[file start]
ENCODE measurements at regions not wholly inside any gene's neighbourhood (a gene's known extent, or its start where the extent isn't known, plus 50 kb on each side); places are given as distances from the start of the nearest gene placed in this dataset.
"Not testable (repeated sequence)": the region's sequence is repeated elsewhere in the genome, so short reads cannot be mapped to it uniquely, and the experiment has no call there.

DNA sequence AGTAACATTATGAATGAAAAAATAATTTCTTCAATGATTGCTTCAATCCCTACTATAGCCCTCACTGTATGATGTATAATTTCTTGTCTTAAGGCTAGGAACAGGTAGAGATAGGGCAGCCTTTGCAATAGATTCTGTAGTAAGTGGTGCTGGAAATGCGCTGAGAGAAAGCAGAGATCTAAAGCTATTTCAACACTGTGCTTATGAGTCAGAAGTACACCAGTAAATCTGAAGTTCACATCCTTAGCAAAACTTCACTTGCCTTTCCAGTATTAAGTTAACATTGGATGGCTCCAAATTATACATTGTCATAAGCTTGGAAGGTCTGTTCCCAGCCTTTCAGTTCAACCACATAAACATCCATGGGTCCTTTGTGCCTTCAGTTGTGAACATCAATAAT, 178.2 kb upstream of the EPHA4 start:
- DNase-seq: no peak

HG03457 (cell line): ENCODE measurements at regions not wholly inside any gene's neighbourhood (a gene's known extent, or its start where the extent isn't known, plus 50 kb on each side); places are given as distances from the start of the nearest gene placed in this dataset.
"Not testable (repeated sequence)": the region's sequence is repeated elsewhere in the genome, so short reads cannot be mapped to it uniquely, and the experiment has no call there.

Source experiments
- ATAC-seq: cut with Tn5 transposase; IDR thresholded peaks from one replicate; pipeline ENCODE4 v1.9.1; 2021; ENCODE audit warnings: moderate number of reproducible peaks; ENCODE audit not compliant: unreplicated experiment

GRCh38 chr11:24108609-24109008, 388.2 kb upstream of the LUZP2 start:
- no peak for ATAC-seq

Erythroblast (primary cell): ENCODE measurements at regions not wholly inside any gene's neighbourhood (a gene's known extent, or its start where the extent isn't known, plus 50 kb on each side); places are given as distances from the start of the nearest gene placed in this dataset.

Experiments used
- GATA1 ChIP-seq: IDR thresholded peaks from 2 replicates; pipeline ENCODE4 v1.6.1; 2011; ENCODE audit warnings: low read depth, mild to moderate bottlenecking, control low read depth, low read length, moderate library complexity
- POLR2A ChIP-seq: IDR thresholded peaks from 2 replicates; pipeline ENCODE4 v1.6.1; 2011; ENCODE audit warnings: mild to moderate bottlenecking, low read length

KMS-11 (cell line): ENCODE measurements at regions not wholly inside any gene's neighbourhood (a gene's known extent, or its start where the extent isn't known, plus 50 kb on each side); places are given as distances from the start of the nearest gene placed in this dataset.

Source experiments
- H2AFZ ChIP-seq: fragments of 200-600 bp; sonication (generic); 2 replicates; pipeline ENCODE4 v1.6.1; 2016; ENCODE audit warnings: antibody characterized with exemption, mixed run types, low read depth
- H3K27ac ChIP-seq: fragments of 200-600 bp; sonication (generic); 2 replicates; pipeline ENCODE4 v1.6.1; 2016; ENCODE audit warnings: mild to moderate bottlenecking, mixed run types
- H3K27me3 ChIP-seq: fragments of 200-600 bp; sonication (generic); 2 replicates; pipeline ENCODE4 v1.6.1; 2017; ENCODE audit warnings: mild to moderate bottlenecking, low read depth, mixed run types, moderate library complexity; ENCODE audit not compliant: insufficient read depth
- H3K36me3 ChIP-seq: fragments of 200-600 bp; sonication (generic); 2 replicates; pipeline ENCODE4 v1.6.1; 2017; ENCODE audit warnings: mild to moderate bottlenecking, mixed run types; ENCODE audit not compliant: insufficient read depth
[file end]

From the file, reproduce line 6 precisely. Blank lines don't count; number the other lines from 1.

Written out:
"Not testable (repeated sequence)": the region's sequence is repeated elsewhere in the genome, so short reads cannot be mapped to it uniquely, and the experiment has no call there.